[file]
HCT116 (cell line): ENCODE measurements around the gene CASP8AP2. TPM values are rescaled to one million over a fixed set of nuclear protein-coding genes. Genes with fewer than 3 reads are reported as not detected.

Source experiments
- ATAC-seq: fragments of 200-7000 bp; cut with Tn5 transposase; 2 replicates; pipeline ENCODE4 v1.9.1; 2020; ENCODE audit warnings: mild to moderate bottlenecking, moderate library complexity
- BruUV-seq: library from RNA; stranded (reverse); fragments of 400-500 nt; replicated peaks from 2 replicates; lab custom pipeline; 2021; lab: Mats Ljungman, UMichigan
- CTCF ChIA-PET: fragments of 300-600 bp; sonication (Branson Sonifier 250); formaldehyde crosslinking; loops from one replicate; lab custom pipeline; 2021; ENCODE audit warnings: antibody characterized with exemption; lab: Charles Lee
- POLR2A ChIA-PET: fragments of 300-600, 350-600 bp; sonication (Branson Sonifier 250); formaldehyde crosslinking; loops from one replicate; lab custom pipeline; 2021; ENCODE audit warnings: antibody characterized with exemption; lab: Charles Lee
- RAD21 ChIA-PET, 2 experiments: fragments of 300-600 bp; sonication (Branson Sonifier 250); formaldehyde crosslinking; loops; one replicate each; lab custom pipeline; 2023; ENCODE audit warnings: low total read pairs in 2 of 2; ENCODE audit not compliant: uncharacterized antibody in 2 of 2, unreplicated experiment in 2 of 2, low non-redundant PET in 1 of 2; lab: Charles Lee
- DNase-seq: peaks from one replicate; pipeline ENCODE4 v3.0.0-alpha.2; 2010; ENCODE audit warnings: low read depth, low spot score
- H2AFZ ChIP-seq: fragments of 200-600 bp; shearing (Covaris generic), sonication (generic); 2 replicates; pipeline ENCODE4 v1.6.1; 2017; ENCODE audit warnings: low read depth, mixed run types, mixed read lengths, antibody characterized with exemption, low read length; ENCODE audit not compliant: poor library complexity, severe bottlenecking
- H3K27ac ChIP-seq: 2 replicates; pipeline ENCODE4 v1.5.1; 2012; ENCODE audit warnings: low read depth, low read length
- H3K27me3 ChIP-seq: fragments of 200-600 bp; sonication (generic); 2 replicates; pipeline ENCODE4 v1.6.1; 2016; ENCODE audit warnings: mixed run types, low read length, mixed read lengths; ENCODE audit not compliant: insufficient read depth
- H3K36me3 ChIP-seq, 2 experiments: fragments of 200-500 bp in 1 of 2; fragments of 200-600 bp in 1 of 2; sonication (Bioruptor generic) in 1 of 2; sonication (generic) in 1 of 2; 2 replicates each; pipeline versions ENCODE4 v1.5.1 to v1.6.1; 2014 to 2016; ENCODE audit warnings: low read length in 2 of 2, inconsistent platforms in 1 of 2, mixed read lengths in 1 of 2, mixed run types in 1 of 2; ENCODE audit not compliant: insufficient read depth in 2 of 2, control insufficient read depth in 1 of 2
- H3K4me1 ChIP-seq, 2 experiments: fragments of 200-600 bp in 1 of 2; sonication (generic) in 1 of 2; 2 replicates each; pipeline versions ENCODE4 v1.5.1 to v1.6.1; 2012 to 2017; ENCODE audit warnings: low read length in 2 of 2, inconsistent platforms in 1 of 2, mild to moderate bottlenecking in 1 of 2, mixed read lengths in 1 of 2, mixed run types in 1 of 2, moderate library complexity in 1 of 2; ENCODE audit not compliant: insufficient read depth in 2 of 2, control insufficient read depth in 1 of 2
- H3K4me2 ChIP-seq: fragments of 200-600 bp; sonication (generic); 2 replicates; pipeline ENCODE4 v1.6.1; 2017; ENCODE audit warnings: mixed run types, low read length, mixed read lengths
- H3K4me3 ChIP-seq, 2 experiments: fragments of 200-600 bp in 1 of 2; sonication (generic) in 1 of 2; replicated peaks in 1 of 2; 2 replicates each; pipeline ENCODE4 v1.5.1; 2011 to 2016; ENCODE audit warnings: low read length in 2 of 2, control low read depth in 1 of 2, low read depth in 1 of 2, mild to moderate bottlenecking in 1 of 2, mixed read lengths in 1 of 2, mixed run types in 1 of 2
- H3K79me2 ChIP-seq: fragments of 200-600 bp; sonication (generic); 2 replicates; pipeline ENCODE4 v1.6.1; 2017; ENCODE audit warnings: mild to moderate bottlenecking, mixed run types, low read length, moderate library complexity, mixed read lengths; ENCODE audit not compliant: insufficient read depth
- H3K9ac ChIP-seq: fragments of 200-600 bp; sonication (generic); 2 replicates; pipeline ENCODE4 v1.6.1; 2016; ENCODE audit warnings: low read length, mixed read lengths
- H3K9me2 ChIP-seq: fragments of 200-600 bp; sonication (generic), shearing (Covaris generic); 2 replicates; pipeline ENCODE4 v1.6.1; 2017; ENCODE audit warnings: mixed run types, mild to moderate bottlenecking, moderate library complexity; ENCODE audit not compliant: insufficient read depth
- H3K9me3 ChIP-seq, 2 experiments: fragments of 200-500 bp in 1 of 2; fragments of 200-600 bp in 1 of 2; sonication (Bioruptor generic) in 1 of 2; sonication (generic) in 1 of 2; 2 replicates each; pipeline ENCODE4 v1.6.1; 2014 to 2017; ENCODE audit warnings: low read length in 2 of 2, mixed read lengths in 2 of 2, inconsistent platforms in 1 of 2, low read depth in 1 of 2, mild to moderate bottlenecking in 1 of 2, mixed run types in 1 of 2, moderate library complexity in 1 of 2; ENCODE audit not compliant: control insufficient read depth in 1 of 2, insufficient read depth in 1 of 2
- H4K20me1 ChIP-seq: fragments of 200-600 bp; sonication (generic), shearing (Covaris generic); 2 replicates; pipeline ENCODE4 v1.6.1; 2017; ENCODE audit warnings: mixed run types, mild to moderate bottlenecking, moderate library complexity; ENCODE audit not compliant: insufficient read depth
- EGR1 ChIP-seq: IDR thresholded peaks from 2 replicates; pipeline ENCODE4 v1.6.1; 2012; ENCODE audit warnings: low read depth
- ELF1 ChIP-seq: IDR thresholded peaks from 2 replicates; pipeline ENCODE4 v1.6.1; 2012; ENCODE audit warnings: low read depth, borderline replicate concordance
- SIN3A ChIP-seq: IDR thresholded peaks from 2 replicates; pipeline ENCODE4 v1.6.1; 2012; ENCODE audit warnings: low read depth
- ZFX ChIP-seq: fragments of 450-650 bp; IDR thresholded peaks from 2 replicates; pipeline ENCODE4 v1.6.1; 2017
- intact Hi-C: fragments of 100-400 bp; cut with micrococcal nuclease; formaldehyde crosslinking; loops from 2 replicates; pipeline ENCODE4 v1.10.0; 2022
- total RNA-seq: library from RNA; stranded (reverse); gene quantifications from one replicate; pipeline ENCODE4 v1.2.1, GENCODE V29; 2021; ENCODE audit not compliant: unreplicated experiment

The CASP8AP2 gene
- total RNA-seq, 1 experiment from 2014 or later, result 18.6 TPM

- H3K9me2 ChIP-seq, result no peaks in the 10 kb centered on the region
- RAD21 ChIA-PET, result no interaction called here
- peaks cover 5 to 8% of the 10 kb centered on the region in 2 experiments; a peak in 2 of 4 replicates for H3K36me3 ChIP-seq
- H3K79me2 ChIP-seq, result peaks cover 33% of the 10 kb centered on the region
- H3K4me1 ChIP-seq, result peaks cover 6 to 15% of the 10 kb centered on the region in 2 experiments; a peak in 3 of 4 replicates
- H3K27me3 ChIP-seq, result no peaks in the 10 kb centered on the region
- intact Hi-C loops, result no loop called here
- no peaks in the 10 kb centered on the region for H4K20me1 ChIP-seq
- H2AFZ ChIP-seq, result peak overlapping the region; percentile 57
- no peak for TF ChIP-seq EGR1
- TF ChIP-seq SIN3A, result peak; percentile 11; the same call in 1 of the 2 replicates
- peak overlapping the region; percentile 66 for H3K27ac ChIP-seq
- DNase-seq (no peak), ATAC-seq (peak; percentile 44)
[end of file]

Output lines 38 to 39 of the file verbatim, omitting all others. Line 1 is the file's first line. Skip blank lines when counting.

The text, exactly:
- no peak for TF ChIP-seq EGR1
- TF ChIP-seq SIN3A, result peak; percentile 11; the same call in 1 of the 2 replicates